"It's a definite financial burden to me and to him," she said. But she feels like she can't say no to these events, and the stretch is worth it for their really good friends.
"These people were there for me for my wedding, and I would feel terrible saying no, because they were there for me," Winfeld said.
And the budget? "We kind of threw that out the window."
There are right ways to say no, says Anna Post, co-author of the 18th edition of "Emily Post's Etiquette" and great-great granddaughter of the grande dame of gracious behavior.
"If you know right now, in the middle of June, that you are not going to go ... however you come to your choice, once you make it, make it early and tell people right away," Post advised. "It doesn't count when it comes to etiquette if you didn't tell anybody."
You don't have to share a reason, but if you do, be honest about it. It's no good saying you can't afford a destination event and then heading to Italy two weeks later. In that case, say that you've made other vacation plans or that you've committed to something else, Post says. Don't say yes and reverse your decision later. It's better to thank someone for an invitation and wait to reply when you're sure.
Post did say that turning someone down for a major milestone "can be very statement-making." She calls weddings, christenings, funerals and other important moments "precedent-setting events."
"It's much easier to carry on a relationship with someone, even if it's a rough relationship, if you participate in the big events," Post said.
Joining friends and family hasn't always been such a big production.
The crossing of states and continents to be part of social rituals has picked up over the past 30 years as more people earn college degrees and participate in a national labor market, according to Alexander. More Americans leave home, go to college and never look back, so friends and family are scattered.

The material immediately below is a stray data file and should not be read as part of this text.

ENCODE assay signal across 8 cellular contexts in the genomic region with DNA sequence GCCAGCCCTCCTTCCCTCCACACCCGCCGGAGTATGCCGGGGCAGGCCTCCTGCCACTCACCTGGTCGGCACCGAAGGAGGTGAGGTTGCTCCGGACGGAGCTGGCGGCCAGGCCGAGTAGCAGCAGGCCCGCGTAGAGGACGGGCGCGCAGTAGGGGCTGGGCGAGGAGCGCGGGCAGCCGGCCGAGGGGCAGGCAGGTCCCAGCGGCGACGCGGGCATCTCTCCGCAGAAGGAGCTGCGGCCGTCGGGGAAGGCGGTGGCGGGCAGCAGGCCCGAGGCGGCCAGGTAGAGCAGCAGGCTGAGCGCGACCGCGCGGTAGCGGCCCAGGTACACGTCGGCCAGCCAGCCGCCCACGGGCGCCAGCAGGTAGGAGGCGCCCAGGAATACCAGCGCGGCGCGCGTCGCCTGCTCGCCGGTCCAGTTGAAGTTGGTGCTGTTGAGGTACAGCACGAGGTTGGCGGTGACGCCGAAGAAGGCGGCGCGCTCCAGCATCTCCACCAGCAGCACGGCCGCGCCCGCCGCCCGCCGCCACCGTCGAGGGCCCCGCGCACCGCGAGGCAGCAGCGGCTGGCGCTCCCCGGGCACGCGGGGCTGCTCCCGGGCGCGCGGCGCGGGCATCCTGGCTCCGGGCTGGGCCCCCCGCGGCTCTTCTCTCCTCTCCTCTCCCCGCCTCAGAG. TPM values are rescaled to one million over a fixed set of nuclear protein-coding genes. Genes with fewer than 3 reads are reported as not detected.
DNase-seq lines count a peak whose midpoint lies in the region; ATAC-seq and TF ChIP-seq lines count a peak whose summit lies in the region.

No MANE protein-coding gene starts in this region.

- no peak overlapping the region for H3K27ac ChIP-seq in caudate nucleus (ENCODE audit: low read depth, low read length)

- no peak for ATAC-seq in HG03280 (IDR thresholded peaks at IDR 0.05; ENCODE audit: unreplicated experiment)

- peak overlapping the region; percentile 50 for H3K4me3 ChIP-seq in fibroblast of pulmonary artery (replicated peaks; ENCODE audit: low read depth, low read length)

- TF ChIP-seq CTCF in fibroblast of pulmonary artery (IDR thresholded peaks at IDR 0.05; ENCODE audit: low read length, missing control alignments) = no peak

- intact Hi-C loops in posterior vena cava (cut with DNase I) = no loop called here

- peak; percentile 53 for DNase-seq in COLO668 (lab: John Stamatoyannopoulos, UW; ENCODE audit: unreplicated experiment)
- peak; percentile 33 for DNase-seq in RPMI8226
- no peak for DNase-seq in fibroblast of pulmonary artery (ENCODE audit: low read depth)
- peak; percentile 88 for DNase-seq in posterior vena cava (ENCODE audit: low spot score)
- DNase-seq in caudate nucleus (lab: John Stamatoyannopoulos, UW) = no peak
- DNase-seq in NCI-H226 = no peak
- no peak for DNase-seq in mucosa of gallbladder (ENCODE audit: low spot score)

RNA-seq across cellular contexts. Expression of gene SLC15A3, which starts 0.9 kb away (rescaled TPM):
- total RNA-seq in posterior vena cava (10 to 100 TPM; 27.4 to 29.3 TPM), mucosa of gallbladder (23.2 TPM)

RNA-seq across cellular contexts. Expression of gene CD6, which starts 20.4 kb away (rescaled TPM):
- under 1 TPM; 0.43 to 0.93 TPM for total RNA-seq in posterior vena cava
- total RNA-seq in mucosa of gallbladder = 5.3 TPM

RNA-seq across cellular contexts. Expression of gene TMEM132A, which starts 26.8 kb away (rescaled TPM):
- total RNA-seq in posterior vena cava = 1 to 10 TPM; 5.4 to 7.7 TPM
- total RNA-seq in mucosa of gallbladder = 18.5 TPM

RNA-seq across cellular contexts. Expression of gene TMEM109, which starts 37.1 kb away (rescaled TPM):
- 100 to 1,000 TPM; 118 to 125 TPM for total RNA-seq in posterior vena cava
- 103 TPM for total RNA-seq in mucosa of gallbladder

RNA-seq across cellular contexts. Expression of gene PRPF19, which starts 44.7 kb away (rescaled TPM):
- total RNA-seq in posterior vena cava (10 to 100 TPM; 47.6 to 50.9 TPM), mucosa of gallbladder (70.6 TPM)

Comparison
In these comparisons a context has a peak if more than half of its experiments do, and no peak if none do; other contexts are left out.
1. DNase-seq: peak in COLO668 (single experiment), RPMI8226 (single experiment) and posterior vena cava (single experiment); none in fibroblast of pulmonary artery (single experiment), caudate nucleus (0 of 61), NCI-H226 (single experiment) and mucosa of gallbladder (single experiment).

Saying no to traveling across the country for special occasions seems to be getting harder. People used to accept the idea that an event might just be too far away, Alexander says. "Now there's an expectation that there's no excuse," especially within the continental United States.
Cheaper and more accessible air travel, more affordable telephone service and the emergence of virtual communication have all given rise to people coming together more readily from long distances to mark milestones with their peers, Alexander says. People ages 18 to 30 are especially likely to ignore the barriers of physical distance, because they're used to the virtual closeness of daily communication with their friends on social media.
And the most important ties are sustained through rituals.
"It's kind of the opposite of the uncertainty that we all have in our society. I mean, we're all uncertain about our jobs, about our children, about success, about relationships -- whether we're married or not," Alexander said. "Ritual is reassuring and connecting."
Connecting or not, there's still nothing that says you have to attend.
"Anybody that feels they have to succumb to social pressure, whatever it is ... they need to realize the importance of listening to your inner self and developing your inner self," said Amitai Etzioni, a sociologist and director of the Institute for Communitarian Policy Studies at the George Washington University. "It's not automatic that the community has the right of way."
Part of what complicates matters and creates that to-go-or-not-to-go tension is the fact that the social norms that existed before the sexual revolution and the civil rights movement were upended in the late '60s. Since then, everyone's been coming up with their own rules and trying to create unique, distinctive events to celebrate their lives, says Etzioni, who edited the book "We Are What We Celebrate: Understanding Holidays and Rituals."
Weddings used to be "a ceremony, a reception, dinner." Now, some are three-day events.
So many situations today require deliberation and negotiation and often lead to misunderstanding.
"In the olden days, if you went on a date, there was no question, the boy paid. Now, it's complicated," Etzioni said.
"Nothing is etched in stone anymore."
How important are rituals to you? How much are you willing to spend to participate? Share your stories below.